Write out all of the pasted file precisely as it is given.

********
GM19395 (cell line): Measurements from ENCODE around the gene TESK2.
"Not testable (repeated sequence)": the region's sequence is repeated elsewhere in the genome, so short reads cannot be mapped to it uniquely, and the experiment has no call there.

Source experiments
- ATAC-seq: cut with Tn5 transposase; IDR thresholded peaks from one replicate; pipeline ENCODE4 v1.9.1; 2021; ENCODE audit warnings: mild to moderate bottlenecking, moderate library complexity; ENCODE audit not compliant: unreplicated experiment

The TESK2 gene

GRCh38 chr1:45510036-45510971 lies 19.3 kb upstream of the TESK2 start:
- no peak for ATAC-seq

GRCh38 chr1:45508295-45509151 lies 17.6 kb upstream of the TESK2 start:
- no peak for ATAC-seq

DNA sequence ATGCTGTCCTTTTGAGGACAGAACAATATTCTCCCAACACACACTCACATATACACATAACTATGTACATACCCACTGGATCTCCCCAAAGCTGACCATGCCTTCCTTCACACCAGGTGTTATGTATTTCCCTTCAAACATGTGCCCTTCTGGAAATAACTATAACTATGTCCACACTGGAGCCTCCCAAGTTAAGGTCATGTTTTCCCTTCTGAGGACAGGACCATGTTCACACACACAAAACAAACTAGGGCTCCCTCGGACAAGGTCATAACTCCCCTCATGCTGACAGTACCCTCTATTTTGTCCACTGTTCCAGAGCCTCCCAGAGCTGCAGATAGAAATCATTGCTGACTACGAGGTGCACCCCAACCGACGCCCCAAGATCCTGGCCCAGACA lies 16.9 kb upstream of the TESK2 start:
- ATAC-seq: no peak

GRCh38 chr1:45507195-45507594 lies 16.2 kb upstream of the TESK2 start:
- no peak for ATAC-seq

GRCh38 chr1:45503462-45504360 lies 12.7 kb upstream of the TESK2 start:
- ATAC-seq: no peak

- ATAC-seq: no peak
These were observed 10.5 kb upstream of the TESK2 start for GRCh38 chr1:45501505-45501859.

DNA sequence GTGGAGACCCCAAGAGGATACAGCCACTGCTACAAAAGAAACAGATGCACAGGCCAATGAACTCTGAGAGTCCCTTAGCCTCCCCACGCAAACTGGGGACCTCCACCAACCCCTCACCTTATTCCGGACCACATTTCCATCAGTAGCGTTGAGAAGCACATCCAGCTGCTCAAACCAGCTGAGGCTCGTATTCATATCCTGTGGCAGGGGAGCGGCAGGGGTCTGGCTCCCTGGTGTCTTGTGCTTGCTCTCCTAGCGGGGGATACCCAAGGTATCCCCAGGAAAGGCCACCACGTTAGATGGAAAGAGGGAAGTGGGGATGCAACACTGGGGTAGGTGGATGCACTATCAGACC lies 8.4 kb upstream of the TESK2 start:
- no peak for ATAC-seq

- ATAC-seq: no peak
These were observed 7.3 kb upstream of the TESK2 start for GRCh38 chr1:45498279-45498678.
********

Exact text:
GM19395 (cell line): Measurements from ENCODE around the gene TESK2.
"Not testable (repeated sequence)": the region's sequence is repeated elsewhere in the genome, so short reads cannot be mapped to it uniquely, and the experiment has no call there.

Source experiments
- ATAC-seq: cut with Tn5 transposase; IDR thresholded peaks from one replicate; pipeline ENCODE4 v1.9.1; 2021; ENCODE audit warnings: mild to moderate bottlenecking, moderate library complexity; ENCODE audit not compliant: unreplicated experiment

The TESK2 gene

GRCh38 chr1:45510036-45510971 lies 19.3 kb upstream of the TESK2 start:
- no peak for ATAC-seq

GRCh38 chr1:45508295-45509151 lies 17.6 kb upstream of the TESK2 start:
- no peak for ATAC-seq

DNA sequence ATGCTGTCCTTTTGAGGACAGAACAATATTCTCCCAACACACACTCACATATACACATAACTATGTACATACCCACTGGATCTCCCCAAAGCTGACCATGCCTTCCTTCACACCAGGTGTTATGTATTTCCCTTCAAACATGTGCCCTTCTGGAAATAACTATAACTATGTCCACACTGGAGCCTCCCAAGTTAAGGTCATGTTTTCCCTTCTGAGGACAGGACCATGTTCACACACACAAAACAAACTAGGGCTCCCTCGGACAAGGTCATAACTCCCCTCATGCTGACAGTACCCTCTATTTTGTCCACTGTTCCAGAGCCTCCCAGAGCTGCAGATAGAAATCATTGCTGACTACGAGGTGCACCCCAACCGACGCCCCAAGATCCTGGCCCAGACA lies 16.9 kb upstream of the TESK2 start:
- ATAC-seq: no peak

GRCh38 chr1:45507195-45507594 lies 16.2 kb upstream of the TESK2 start:
- no peak for ATAC-seq

GRCh38 chr1:45503462-45504360 lies 12.7 kb upstream of the TESK2 start:
- ATAC-seq: no peak

- ATAC-seq: no peak
These were observed 10.5 kb upstream of the TESK2 start for GRCh38 chr1:45501505-45501859.

DNA sequence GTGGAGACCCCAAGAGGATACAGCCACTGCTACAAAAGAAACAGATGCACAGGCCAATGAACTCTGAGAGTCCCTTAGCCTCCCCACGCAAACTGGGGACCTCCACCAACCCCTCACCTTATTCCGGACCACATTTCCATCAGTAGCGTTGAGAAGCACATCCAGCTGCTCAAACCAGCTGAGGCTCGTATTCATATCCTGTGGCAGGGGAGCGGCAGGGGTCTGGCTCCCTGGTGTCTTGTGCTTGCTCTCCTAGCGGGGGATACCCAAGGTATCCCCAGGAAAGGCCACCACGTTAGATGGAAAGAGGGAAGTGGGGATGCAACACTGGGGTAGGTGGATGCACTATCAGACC lies 8.4 kb upstream of the TESK2 start:
- no peak for ATAC-seq

- ATAC-seq: no peak
These were observed 7.3 kb upstream of the TESK2 start for GRCh38 chr1:45498279-45498678.